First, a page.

One of the demands posed by Bengalis from East Pakistan was to make Bengali the national language of Pakistan as the population of East Pakistan was more than that of West Pakistan. As Urdu had been suggested as the national language long before the advent of the country, it was chosen to serve for the purpose of communication between the distributed populations. Provinces were formed according to the language spoken in this area. Changing the name of NWFP to Khyber Pakhtunkhwa ignited the disputes, such as the formation of provinces like Siraiki and Hazara. Apparently, these issues are of minute importance and are used as political weapons to either unite or divide the local population, but are of paramount significance in proving the mentality of the majority.

‘Pakistani’ culture is often represented at many forums around the globe. My question is that is it really the ‘Pakistani’ culture? In my opinion, the culture staged is either Punjabi, or Balochi, or Sindhi or Pashto. Punjabi culture is identified by dhotis, dastars, parandas, colourful glass bangles and earthenware pots (or matkas), whereas interior Sindh’s culture is keyed out by white arm bangles and ghagras (long skirts) worn by women and wellsprings. Balochi culture is depicted as a crude and rowdy one whereas Pakhtun culture is normally portrayed by simply speaking in a Pashto accent and women wearing burqas (veils). Regrettably, Pakistani culture is still to be formulated and defined; representation is a tardier stage.

The next parameter of paramount importance is the significance of the word ‘Islamic’ in complete official name of Pakistan. As mentioned before, Pakistan was made for the prosperity and widespread of Islamic belief. The foundations of the thought were laid when the Two-Nation theory was put forth. The basic idea was that the Hindus, in majority, and the Muslims, as the biggest minority in the subcontinent, are two separate nations. Muslims were not allowed to practice their religion and follow customs and rituals. Remains of pigs were thrown into the mosques and loudspeakers were used to disturb the pious Muslims gathered in mosques for congregational prayers.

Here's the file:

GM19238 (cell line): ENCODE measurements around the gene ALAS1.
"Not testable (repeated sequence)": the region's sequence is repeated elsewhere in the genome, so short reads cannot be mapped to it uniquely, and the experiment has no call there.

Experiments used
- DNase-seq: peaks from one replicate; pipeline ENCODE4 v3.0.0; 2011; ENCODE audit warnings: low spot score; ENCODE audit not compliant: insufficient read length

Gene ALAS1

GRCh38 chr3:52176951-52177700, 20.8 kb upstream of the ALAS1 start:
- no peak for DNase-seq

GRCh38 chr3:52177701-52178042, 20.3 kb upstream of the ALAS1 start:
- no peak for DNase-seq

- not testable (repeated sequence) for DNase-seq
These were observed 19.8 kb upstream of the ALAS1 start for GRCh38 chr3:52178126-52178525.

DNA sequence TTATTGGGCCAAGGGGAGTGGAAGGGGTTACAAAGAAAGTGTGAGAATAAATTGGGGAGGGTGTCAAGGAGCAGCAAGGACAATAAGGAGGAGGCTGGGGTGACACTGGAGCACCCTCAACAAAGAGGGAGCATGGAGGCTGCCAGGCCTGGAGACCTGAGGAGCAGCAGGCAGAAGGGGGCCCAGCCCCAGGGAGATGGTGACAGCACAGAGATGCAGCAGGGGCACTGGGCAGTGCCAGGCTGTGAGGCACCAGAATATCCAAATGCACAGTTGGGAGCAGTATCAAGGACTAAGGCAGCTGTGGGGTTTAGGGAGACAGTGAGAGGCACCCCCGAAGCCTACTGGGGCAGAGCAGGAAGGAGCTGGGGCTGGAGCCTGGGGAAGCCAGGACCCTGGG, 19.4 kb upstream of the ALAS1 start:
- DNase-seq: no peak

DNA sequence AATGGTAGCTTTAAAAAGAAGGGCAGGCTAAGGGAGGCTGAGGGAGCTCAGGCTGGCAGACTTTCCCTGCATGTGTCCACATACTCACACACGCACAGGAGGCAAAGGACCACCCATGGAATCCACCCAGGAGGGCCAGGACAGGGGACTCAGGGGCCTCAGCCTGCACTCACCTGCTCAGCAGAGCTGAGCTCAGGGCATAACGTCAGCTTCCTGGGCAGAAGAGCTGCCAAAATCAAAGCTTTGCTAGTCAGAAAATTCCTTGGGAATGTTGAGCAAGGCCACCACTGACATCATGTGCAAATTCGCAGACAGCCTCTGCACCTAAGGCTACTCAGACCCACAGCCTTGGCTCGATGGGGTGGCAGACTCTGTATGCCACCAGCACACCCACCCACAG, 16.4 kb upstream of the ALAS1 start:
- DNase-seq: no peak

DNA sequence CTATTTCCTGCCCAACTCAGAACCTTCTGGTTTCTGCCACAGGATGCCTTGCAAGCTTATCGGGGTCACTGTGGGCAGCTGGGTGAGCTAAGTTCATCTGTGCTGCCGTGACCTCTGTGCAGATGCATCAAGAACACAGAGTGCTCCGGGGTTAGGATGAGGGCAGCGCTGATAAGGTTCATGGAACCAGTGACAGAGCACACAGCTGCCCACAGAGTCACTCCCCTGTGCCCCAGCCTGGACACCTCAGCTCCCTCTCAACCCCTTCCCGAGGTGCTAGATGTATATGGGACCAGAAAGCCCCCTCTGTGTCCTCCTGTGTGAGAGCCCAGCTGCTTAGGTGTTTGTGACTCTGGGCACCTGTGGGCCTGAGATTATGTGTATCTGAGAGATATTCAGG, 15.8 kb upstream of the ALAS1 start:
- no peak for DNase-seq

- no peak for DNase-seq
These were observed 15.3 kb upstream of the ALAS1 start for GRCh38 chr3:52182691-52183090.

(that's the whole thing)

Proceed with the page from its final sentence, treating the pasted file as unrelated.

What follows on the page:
My question to all those pious and prayerful Muslims is that what has happened now? Why mosques are never fully seated and why do we feel ashamed when it comes to offering prayers? Probably we fear that our friends might taunt us as old-fashioned, conservative and fundamentalists. Why do we as Muslims do not care about brotherhood, rights of the minorities, rule of law and many teachings of Islam and the Prophet pbuh? Why is it so that the term ‘modernisation’ is being used so as to promote vulgarity and put forth social and ethical challenges?

Today’s youth is simply crazy about mobile phones. Night packages, friends and family number, text message packages and mobile cards seem to be the only major issues in our life. As Pakistan has a Muslim-majority therefore it would not be wrong to say that the largest users of mobile phones in this country are Muslims (with respect to the population). If we call ourselves Muslims then why is our society facing ethical crises today? Why is this facility of text messaging and calling being misused? Why are young boys and girls taking advantage of the commodity to indulge in unethical and immoral acts? Or in other words, why do we still have ‘Islamic’ in the official name of Pakistan?

Mass media simply refers to the sources of information and news that reach and influence large numbers of people. The most common examples of today’s mass media are newspapers, magazines, radio and television. Electronic media has overshadowed all other forms, the major reason being the illiteracy of the population and secondly because people think of it as a much easier, comfortable and accessible way through which they can receive the latest, factual and non-fictional news immediately. Therefore, television is the most common means of communication.